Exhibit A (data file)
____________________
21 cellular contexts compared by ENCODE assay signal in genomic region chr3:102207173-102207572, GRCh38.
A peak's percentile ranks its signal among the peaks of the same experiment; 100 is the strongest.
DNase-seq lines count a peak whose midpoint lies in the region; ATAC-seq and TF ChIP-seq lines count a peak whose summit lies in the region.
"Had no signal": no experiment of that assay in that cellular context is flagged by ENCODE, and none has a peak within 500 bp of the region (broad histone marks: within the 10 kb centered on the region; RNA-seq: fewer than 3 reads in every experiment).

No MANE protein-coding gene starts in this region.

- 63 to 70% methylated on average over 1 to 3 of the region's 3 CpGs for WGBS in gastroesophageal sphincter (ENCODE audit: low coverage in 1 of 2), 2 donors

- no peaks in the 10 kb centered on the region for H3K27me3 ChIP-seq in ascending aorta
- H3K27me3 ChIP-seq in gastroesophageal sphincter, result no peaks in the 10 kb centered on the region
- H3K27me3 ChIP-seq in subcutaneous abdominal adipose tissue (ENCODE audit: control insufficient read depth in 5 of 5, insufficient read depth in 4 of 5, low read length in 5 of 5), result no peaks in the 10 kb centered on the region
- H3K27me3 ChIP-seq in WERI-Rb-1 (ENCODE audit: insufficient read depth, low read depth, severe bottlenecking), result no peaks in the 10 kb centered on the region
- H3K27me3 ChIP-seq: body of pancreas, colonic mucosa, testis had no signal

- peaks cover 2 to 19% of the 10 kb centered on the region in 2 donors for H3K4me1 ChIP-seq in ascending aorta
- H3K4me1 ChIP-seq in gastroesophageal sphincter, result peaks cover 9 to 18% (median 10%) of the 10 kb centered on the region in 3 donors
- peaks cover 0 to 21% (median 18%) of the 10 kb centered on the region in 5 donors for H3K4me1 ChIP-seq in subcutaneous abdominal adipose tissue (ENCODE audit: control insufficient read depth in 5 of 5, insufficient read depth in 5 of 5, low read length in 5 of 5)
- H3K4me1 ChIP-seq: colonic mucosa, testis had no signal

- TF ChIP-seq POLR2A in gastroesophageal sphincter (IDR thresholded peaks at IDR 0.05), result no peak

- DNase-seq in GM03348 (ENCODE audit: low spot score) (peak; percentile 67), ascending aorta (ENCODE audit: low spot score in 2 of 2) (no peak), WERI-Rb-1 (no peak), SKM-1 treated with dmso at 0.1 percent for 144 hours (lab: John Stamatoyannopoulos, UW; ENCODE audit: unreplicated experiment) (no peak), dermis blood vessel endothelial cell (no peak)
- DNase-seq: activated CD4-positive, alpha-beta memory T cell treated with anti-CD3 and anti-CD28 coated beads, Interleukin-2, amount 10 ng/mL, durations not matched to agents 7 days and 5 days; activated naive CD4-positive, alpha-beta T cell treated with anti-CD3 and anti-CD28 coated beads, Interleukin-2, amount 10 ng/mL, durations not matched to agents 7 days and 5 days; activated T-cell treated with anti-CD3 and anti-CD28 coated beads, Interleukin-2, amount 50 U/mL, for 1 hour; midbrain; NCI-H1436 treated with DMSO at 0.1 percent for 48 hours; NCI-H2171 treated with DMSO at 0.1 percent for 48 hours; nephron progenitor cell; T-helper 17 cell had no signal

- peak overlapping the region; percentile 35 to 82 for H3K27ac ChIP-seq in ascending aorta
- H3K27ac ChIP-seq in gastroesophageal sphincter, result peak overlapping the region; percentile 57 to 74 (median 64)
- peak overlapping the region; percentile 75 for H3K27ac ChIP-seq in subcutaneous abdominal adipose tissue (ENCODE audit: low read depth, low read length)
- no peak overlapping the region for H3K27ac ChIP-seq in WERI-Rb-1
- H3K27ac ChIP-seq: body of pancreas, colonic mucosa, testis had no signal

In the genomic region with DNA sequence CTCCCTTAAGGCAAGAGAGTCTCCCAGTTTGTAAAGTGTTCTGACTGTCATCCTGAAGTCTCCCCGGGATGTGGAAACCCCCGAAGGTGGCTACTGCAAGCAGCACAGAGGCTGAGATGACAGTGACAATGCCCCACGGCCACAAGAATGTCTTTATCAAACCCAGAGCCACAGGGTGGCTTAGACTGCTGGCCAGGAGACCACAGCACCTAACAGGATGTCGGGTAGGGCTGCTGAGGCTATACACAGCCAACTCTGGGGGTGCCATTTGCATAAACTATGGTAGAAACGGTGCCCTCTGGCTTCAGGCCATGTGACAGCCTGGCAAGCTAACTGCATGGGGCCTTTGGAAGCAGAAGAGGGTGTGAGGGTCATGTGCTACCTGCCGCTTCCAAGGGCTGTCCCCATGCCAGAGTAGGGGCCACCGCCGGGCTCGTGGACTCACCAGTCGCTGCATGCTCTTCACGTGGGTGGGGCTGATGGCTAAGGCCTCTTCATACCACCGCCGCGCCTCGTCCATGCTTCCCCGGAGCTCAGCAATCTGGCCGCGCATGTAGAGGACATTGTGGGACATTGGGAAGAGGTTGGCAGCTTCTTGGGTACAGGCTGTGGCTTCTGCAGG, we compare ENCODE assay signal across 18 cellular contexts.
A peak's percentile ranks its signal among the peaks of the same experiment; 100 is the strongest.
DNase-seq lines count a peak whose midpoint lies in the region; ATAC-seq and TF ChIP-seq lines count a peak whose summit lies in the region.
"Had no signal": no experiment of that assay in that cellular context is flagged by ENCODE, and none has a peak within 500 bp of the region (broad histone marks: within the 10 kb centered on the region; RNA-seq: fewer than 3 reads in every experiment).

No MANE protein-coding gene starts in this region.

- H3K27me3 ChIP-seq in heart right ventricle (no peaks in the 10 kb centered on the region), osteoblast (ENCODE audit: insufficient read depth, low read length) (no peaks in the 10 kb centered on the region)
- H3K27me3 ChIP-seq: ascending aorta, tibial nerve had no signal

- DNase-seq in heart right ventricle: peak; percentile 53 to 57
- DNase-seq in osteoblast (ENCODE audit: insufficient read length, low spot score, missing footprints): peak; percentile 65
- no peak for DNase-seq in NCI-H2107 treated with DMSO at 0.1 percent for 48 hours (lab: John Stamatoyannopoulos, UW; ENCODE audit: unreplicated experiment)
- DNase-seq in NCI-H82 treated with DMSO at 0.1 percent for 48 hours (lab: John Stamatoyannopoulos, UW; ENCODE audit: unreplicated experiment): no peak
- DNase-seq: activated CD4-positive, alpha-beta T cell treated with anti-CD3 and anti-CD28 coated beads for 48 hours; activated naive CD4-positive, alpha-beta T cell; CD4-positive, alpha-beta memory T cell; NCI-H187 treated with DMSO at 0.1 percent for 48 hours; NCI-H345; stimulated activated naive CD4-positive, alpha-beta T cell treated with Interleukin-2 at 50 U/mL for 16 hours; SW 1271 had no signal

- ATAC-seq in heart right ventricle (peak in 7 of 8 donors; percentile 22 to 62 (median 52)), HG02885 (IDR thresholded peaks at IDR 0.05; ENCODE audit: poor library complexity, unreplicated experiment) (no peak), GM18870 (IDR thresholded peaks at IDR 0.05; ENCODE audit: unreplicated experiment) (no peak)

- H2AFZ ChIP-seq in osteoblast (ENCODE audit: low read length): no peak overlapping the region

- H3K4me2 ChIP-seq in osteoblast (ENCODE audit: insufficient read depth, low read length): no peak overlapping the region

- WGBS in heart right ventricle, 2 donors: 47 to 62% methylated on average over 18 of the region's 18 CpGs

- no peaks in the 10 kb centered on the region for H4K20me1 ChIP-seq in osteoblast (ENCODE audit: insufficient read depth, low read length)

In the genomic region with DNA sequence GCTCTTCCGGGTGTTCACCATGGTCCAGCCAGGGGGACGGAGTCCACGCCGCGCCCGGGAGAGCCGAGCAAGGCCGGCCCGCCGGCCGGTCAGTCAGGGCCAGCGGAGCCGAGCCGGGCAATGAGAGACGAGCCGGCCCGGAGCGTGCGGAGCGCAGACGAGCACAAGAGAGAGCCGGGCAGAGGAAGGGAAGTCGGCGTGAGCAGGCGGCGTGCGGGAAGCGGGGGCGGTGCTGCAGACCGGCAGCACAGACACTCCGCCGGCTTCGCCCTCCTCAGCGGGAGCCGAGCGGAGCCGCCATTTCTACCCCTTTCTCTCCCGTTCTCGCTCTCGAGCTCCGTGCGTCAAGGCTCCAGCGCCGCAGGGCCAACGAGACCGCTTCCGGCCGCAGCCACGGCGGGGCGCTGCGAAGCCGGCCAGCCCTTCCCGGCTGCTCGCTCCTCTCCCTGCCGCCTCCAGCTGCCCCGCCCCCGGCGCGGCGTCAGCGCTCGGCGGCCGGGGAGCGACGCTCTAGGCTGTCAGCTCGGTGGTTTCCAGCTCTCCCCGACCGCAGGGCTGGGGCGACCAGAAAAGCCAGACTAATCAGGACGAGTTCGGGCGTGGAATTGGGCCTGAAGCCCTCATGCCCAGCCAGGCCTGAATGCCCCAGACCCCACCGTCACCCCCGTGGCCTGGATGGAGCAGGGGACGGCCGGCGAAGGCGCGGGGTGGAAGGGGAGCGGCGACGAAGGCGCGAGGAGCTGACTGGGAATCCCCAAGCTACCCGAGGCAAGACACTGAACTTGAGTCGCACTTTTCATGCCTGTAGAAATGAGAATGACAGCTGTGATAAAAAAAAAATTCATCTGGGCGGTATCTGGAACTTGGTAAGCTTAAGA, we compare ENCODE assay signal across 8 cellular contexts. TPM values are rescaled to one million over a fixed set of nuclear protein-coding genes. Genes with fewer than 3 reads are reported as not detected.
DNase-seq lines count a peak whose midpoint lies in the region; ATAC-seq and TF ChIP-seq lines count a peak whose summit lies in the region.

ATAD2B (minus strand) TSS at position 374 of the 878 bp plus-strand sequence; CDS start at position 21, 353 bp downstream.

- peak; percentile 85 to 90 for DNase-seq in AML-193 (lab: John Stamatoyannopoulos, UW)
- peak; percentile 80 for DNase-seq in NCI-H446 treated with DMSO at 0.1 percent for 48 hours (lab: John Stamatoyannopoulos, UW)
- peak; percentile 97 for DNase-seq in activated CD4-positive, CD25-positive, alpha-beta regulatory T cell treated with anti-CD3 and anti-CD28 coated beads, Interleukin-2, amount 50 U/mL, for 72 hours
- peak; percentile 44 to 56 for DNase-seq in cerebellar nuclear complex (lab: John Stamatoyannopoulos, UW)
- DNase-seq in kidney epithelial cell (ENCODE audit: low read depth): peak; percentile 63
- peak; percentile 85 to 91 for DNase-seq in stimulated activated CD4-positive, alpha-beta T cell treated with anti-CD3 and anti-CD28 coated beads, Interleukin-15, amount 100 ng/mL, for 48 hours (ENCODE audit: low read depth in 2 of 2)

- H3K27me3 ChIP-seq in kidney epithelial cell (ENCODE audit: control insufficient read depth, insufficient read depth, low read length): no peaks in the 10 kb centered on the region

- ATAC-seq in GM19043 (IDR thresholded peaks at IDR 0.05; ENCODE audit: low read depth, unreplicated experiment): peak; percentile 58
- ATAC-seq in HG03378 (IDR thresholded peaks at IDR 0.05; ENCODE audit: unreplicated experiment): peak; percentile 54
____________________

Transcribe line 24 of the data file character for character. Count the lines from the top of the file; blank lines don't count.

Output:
In the genomic region with DNA sequence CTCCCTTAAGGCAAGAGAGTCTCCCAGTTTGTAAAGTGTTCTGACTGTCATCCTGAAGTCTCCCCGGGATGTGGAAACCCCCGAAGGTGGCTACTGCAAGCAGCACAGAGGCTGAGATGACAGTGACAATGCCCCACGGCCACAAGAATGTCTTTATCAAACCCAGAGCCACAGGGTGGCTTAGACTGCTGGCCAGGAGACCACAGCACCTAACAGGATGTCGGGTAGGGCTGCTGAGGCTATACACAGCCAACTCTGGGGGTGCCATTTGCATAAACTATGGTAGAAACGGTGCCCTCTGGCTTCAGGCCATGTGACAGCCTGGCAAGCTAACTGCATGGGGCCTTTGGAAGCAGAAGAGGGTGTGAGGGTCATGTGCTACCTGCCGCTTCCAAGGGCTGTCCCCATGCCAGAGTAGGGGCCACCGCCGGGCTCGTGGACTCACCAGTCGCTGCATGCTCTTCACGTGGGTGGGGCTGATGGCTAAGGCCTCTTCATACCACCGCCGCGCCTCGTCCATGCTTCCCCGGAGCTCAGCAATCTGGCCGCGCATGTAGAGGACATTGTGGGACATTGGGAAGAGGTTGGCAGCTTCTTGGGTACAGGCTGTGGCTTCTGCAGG, we compare ENCODE assay signal across 18 cellular contexts.